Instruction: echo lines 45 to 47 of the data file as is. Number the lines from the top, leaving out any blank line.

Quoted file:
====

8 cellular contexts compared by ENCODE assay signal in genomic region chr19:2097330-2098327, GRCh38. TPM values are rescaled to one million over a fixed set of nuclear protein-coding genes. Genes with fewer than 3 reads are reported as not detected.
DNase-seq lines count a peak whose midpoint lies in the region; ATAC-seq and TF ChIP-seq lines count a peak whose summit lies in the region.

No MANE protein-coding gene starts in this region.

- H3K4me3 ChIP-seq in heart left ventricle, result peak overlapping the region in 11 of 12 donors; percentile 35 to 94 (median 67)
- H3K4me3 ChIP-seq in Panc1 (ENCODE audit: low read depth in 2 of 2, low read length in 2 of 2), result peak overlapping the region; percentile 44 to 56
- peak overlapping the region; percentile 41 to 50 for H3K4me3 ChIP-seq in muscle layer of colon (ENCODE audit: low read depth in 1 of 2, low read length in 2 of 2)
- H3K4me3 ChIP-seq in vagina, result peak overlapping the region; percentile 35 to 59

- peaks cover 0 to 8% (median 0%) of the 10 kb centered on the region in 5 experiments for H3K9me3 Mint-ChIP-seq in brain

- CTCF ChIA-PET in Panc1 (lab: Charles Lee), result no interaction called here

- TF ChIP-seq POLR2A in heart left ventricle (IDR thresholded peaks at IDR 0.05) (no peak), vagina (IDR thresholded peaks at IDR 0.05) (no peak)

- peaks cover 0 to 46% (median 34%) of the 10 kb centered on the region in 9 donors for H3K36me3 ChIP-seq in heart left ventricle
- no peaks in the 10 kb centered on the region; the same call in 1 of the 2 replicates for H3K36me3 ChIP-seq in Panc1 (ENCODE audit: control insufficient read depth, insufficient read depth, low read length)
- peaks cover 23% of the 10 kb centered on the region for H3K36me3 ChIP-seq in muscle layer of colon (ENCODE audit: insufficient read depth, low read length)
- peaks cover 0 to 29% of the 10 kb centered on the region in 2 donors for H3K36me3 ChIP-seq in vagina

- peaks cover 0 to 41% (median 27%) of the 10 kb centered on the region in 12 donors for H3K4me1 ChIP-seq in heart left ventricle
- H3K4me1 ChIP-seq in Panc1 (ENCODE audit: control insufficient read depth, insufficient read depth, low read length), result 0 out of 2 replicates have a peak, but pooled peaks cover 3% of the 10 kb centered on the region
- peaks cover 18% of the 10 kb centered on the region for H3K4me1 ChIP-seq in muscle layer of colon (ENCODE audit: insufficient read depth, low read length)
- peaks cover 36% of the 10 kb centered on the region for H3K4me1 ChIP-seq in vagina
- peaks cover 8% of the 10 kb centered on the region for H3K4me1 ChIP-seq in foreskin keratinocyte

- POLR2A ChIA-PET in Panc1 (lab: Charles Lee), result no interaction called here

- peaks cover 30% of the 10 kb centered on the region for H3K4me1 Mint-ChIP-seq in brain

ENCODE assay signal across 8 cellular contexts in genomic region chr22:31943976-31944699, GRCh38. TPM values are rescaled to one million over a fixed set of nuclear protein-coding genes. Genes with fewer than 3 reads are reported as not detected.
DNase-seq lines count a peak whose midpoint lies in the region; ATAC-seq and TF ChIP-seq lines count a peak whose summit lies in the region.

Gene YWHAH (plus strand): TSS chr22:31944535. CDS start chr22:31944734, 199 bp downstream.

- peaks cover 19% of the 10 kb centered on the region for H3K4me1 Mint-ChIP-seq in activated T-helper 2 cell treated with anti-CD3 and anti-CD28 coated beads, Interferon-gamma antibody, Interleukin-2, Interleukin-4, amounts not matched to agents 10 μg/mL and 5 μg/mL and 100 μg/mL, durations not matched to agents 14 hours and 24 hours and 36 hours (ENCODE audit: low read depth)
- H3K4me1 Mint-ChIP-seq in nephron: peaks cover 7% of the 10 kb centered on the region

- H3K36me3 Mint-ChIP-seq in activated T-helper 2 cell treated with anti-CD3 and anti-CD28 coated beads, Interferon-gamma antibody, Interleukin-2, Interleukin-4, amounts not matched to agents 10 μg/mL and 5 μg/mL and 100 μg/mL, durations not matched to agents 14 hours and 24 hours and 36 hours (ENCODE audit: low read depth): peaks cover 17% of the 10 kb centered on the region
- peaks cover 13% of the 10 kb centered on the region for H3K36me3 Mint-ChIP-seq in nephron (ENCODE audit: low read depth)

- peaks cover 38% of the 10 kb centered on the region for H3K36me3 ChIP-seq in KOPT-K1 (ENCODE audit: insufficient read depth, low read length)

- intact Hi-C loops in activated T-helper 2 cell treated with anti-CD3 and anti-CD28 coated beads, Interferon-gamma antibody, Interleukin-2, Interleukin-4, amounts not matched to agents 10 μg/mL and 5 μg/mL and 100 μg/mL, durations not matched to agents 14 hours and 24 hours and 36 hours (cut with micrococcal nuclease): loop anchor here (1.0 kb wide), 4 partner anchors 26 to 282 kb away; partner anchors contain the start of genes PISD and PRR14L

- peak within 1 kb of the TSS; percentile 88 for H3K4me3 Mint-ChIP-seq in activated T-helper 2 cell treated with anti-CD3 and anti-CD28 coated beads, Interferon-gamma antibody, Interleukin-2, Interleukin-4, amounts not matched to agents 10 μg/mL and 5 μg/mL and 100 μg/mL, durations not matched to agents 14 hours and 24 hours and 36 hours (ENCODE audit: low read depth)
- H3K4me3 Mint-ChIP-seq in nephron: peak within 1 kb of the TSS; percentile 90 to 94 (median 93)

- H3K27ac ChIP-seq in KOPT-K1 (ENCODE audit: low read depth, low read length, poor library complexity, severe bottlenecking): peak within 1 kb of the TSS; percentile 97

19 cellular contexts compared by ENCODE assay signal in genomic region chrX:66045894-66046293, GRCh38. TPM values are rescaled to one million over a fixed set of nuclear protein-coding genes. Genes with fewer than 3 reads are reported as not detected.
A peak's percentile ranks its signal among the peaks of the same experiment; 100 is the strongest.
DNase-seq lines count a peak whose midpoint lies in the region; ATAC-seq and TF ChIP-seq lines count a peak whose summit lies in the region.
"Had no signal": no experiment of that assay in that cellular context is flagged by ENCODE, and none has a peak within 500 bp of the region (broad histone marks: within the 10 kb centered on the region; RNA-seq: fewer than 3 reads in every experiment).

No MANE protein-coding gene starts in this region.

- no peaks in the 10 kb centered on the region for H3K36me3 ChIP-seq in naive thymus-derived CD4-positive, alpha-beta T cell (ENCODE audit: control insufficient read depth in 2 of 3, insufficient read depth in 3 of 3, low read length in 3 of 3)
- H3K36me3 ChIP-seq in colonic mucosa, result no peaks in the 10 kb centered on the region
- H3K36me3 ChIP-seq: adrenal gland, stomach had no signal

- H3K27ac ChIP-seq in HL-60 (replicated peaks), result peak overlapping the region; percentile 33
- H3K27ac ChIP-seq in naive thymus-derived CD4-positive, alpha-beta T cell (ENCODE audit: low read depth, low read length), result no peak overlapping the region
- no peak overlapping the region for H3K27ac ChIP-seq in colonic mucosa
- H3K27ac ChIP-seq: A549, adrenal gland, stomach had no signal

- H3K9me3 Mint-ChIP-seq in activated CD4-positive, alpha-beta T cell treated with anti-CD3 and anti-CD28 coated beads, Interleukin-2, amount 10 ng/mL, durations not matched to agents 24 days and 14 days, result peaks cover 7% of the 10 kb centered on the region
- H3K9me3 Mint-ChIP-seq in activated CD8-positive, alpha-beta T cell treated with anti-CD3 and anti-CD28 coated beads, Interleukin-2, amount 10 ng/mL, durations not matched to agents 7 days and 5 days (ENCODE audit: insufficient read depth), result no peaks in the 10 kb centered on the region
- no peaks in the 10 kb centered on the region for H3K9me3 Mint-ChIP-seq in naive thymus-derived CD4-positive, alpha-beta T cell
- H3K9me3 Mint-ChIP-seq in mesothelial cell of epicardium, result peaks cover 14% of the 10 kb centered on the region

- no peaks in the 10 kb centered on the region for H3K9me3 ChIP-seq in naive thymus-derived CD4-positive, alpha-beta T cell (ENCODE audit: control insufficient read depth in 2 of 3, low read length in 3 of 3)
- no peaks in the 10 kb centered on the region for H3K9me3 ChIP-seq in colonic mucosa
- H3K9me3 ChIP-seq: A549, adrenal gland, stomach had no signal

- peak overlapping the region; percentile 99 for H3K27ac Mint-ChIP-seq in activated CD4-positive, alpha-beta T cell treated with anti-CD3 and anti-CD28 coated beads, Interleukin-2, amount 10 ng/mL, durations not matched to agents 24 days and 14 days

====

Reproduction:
- H3K27ac ChIP-seq: A549, adrenal gland, stomach had no signal

- H3K9me3 Mint-ChIP-seq in activated CD4-positive, alpha-beta T cell treated with anti-CD3 and anti-CD28 coated beads, Interleukin-2, amount 10 ng/mL, durations not matched to agents 24 days and 14 days, result peaks cover 7% of the 10 kb centered on the region
- H3K9me3 Mint-ChIP-seq in activated CD8-positive, alpha-beta T cell treated with anti-CD3 and anti-CD28 coated beads, Interleukin-2, amount 10 ng/mL, durations not matched to agents 7 days and 5 days (ENCODE audit: insufficient read depth), result no peaks in the 10 kb centered on the region